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Three Men and a Cradle(3 Hommes et un couffin)

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France · 1985
Rated PG-13 · 1h 46m
Director Coline Serreau
Starring Roland Giraud, Michel Boujenah, André Dussollier, Philippine Leroy-Beaulieu
Genre Comedy

Three young men (Jacques, Pierre and Michel) share an apartment in Paris, and have many girlfriends and parties. Once, during a party, a friend of Jacques' tells him he has a quite compromising package to deliver, and asks him if he can leave it discreetly at their place. Jacques agrees and, as he works as a steward, flies away for a one month trip in Japan, telling Pierre and Michel about the package. Then, one of Jacques' former girlfriends drops a baby before their door, making Pierre and Michel believing it is the package they are waiting for. Their lives are then completely changed.

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Time Out by

In this comedy, three Parisian swingers find their bachelor pad invaded by the fruit of a night of forgotten passion. Noisy, and not short of unison waddling walks.


Chicago Reader by Dave Kehr

Serreau directs for maximum freneticism, with her actors rushing around and regurgitating great torrents of imperfectly subtitled dialogue (a gratuitous subplot involving drug traffickers seems to have been inserted just to double the hysteria), and while there are more than a few laughs, most of them are laughs of recognition—seeing these gags again is like coming across long-lost (and vaguely embarrassing) relations.


Chicago Tribune by Gene Siskel

Predictably cute. The only surprise about 3 Men and a Cradle is that it is the hit in Paris, winning three French Oscars, being nominated for an American Oscar, and, unbelievably, outgrossing E.T. and Rambo at the French box office. But then the French have loved the last few Jerry Lewis movies, too.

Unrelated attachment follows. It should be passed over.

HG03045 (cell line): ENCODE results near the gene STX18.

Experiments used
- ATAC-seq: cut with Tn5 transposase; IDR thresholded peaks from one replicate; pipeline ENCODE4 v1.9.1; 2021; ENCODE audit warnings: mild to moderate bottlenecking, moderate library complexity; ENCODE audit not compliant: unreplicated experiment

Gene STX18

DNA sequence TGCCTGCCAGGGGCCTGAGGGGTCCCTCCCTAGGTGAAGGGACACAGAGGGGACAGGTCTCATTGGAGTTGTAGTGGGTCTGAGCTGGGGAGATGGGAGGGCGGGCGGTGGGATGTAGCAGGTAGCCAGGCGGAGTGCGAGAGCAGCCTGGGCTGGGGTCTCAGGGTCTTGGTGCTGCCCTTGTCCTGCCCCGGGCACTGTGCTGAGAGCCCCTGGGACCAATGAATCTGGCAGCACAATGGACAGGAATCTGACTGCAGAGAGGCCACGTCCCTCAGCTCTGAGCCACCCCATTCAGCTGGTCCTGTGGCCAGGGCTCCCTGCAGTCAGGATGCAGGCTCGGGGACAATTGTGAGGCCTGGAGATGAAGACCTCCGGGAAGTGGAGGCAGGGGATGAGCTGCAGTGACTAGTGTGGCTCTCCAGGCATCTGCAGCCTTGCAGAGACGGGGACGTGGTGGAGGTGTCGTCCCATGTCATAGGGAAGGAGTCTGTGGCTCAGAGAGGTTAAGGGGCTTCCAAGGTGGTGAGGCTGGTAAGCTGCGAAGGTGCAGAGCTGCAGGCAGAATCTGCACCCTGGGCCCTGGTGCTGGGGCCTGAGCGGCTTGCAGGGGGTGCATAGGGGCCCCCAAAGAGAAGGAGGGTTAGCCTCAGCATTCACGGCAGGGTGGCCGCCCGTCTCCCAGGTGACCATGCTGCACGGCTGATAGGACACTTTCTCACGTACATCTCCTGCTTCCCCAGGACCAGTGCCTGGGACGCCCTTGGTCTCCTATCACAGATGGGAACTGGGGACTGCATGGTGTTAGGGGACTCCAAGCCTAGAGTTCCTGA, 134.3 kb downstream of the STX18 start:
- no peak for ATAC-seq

Orlando Sentinel by Jay Boyar

A simple equation, perhaps, but when it comes to comedy, simpler is frequently funnier. This formula has already worked beautifully in France, where the movie has broken all box-office records and has won three Cesars (the French equivalent of the Oscar) including one for best picture.


Chicago Sun-Times by Roger Ebert

No one with the slightest knowledge of human nature will be able to find a single moment of this film to believe. It is all formula, every last miserable frame of it.


Los Angeles Times by Sheila Benson

3 Men and a Cradle is a perfectly pleasant little piffle; watching it with an audience you'll probably hear, as I did, that soft cooing sound people make at the sight of a really adorable baby. This picture won't rot your brain or lead your children into nasty habits. It's just French pablum.


The New York Times by Vincent Canby

Three Men and a Cradle is almost totally charmless. It's funny in the way of someone who, in attempting to explain a joke, thoroughly destroys the humor, which, I assume, is mostly the fault of Coline Serreau, who wrote and directed it.

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